Carrying out a risk assessment will ensure that cleaning hazards in the workplace, such as those explained above, are identified, assessed and controlled with sufficient measures. This will ensure that the health and safety of employees, and others who may be at the premises, is protected.

You should share the outcomes of the risk assessment with those who have cleaning responsibilities. This will help them to think about the hazards that they may be exposed to in the workplace. It will also help them understand the precautionary measures that are in place to manage this risk and the part they play in this.

Employers have the overall duty to ensure a risk assessment is carried out. They may do so themselves, or designate this to a competent person, such as a manager or senior member of staff trained in carrying out risk assessments and health and safety matters. It is a legal requirement for employers with more than five employees to keep a record of their risk assessment, but it’s good practice for businesses of any size.

Employers must carry out a risk assessment to ensure that they comply with health and safety regulations, including the Management of Health and Safety at Work Regulations 1999 (MHSWR). The Control of Substances Hazardous to Health (COSHH) Regulations also require employers to suitably assess the risks through the risk assessment process. They must use the results of this to implement appropriate control measures that protect workers and anyone else exposed to hazardous substances.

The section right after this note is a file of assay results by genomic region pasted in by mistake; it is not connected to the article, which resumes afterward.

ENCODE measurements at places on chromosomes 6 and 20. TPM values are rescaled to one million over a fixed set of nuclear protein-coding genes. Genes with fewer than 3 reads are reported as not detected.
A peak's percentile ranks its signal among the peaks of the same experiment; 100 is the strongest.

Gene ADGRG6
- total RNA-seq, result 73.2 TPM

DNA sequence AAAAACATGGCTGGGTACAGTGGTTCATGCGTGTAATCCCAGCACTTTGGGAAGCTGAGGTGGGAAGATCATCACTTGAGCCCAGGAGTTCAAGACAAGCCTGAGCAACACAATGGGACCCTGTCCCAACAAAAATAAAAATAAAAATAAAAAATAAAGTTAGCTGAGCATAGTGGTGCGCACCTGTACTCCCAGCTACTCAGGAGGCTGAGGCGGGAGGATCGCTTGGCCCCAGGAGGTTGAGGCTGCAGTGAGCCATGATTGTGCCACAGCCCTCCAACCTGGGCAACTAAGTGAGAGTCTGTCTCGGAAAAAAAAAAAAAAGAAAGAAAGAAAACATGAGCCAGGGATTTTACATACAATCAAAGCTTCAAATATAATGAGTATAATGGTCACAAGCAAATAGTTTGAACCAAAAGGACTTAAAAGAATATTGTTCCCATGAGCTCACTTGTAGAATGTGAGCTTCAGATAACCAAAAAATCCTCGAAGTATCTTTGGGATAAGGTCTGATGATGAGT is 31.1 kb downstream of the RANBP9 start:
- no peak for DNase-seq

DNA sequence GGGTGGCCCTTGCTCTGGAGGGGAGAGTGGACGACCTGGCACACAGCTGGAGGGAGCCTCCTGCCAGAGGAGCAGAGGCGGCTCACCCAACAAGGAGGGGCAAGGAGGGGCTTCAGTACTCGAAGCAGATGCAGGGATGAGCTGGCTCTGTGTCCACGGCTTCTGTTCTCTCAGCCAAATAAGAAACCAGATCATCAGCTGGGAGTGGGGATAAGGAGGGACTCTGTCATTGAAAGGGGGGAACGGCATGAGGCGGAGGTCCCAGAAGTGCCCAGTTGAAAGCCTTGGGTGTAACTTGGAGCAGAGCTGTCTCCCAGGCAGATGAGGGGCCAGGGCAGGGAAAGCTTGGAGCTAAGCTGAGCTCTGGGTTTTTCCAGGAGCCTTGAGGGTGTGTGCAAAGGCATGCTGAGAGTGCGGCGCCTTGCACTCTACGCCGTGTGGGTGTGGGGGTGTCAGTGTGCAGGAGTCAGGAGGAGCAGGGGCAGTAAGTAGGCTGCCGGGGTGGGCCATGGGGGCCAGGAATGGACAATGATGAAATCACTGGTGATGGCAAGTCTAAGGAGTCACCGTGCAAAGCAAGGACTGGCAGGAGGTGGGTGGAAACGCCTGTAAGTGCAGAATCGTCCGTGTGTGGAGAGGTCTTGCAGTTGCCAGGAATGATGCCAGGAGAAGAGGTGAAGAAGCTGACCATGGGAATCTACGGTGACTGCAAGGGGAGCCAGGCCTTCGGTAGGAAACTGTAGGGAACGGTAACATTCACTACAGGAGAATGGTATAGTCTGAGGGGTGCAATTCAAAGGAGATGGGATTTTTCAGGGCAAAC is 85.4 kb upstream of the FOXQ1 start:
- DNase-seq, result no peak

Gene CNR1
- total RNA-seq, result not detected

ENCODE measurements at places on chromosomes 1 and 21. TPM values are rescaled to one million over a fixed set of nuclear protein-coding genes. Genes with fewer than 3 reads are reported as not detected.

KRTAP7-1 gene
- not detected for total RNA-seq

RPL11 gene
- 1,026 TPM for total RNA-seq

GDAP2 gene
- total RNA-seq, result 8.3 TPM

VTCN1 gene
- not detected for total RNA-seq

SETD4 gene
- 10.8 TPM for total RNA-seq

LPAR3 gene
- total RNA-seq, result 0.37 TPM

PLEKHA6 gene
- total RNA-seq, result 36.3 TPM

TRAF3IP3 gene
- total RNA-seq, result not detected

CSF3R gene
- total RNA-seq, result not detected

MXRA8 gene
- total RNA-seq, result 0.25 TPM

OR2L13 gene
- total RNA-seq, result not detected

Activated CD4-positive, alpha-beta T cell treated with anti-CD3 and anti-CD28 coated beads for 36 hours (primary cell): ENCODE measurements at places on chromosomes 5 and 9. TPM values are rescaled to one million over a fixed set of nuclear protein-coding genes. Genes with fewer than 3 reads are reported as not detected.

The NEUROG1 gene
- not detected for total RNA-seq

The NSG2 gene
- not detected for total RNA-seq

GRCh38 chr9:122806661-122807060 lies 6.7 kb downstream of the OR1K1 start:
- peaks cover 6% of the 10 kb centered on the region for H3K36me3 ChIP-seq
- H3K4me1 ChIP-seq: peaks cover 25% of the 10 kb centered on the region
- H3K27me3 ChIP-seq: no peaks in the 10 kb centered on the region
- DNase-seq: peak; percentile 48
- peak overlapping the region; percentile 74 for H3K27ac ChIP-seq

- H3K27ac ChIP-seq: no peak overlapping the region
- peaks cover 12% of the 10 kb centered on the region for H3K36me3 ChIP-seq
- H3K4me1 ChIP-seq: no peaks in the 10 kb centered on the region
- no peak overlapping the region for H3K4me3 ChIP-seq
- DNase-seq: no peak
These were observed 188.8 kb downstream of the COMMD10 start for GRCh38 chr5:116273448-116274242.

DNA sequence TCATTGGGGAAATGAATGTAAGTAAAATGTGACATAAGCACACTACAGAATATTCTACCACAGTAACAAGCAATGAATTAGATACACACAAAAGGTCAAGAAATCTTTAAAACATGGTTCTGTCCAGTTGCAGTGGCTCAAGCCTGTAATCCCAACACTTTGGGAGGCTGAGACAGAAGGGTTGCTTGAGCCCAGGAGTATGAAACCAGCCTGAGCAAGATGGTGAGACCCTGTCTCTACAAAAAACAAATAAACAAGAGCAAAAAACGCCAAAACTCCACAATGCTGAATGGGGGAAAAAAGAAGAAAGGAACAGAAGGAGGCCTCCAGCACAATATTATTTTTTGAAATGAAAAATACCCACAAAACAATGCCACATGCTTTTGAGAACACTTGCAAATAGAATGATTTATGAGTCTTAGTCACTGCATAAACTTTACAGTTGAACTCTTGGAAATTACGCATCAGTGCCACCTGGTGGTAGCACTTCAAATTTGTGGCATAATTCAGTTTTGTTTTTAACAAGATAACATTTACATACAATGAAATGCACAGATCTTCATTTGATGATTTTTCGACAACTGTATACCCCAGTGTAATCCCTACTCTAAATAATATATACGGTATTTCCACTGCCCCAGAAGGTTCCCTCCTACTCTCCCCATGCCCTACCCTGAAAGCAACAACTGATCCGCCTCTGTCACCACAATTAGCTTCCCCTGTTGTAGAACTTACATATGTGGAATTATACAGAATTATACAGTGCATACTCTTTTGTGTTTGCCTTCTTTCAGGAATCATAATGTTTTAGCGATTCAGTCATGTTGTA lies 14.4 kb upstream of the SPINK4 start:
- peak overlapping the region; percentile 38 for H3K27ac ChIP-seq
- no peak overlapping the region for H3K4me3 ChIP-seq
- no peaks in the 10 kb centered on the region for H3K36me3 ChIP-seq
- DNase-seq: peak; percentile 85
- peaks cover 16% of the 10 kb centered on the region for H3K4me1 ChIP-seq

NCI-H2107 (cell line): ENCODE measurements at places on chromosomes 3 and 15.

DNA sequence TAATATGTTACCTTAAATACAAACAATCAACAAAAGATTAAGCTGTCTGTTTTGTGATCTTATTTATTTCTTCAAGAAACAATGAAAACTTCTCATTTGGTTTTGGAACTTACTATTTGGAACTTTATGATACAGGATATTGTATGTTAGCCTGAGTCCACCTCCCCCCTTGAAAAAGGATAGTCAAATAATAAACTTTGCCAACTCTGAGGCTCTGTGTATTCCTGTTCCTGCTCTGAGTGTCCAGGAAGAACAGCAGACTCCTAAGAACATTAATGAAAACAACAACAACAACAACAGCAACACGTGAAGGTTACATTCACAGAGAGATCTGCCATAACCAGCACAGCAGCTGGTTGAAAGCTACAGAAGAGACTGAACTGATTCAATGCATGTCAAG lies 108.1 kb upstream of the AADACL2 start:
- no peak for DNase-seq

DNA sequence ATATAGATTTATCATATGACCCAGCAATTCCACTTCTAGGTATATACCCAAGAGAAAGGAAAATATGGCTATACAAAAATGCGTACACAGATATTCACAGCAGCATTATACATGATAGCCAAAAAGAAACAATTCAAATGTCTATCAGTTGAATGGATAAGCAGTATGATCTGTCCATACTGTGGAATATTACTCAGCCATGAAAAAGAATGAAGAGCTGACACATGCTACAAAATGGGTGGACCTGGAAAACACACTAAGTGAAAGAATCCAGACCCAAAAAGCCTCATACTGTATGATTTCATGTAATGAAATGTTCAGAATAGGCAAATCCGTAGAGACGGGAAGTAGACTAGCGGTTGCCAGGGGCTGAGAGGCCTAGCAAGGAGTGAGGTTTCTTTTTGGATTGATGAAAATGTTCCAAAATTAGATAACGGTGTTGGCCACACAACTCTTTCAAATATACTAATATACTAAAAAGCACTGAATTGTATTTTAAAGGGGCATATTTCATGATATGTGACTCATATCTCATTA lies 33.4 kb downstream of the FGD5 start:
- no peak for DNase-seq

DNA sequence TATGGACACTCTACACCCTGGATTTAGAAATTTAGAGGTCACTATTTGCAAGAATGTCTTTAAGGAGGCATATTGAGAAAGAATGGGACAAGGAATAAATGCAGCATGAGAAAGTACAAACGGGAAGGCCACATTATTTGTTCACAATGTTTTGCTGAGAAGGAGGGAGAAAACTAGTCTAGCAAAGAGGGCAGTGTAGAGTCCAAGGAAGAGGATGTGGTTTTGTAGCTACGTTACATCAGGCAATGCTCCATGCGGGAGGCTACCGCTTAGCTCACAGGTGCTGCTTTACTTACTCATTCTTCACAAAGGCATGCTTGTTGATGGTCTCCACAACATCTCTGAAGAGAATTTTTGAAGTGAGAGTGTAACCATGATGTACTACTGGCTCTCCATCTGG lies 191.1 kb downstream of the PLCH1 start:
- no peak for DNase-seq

How Do the Control of Substances Hazardous to Health (COSHH) Regulations Apply to Cleaning Activities?

COSHH is the main piece of specific legislation that covers working with hazardous substances. Employers of cleaners must consider this regulation because the majority of cleaning products are classed as, or produce, hazardous substances.